There’s an interesting post in the larpers BFF Facebook group about Bunker 101, a Fallout-inspired larp from the Italian group Chaos League. While some of it is the usual post-game report, the core is about the way the larp incorporated children as participants. The larp included family units, so most of the time the parents were larping with their kids, but they did a few things to make that easy:
- While adult players had pre-written characters, children’s characters were developed collaboratively via Skype, asking questions about what they did and didn’t want to do during the larp.
- GMs specifically introducing their NPCs to children to establish relationships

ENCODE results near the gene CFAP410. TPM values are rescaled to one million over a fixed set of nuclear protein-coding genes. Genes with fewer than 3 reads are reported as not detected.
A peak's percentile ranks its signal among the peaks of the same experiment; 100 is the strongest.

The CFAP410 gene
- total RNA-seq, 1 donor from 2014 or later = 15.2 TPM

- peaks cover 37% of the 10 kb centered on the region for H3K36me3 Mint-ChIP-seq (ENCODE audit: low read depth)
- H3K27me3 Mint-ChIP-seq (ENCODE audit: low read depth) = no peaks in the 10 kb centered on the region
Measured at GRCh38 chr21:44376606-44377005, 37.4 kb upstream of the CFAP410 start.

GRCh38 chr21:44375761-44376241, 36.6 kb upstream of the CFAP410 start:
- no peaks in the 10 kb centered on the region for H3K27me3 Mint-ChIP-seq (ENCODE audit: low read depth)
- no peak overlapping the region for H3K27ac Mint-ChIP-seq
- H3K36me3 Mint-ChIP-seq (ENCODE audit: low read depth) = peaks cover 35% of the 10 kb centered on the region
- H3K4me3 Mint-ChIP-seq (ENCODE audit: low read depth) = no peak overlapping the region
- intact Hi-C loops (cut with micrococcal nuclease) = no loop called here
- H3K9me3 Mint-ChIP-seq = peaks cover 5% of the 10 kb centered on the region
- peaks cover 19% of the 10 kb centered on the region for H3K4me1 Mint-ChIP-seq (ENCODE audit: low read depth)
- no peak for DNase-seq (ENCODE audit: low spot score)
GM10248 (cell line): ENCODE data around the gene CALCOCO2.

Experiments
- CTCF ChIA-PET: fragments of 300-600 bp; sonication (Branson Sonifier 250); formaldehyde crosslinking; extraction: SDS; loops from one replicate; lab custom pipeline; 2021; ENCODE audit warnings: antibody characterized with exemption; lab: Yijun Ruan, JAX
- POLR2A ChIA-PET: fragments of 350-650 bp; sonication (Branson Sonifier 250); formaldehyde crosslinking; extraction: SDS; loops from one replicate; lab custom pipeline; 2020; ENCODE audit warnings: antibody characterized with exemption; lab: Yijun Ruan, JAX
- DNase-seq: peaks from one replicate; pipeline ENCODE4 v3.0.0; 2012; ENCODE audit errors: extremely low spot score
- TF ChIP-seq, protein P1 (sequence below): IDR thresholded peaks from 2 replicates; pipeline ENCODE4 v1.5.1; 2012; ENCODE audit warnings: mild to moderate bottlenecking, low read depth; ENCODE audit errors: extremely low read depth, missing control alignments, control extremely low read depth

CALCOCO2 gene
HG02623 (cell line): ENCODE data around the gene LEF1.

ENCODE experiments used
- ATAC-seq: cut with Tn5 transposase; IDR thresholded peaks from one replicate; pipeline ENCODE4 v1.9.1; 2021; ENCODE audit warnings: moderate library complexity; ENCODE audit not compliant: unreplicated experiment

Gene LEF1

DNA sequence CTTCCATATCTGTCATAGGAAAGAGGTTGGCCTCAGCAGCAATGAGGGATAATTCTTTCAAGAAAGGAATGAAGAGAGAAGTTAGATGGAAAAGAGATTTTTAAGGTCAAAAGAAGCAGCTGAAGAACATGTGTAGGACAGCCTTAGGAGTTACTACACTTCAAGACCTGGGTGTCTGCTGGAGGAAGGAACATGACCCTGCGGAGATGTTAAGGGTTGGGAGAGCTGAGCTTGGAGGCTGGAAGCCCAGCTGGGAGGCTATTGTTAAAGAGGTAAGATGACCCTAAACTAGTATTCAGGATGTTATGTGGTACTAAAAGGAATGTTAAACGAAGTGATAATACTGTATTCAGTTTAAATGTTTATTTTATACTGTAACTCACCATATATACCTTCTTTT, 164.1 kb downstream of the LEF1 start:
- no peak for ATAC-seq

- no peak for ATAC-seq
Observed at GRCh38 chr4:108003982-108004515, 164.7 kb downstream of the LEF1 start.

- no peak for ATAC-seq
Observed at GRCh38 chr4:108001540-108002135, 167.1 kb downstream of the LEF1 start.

- The pre-game briefing specifically encouraged the adults to role-play with children rather than ignoring them.
- An intro tour, where children were taken round the game space in character and introduced to at least one person in every area to develop relationships and get involved. As the tour went on, the children were incresingly given tasks to which got them to meet more people, involved them, and got them to make decisions. If you’ve played Fallout 3, you’ll recognise this technique from its introduction, and it seemed to work in person just as well as in a computer game.
- A GM who was basicly there to work with the kids and make their game more interesting, and who could be aproached to find ways to involve them.
…all of which apparently worked out very well, at least for that player and their child.
They’re considering doing a Knutpunkt article or Nordic Larp Talk about their methods, but the above is enough to steal from. And I can see how it could be used quite effectively to include children in a larp like Rose and Dragon, where the focus isn’t primarily combat.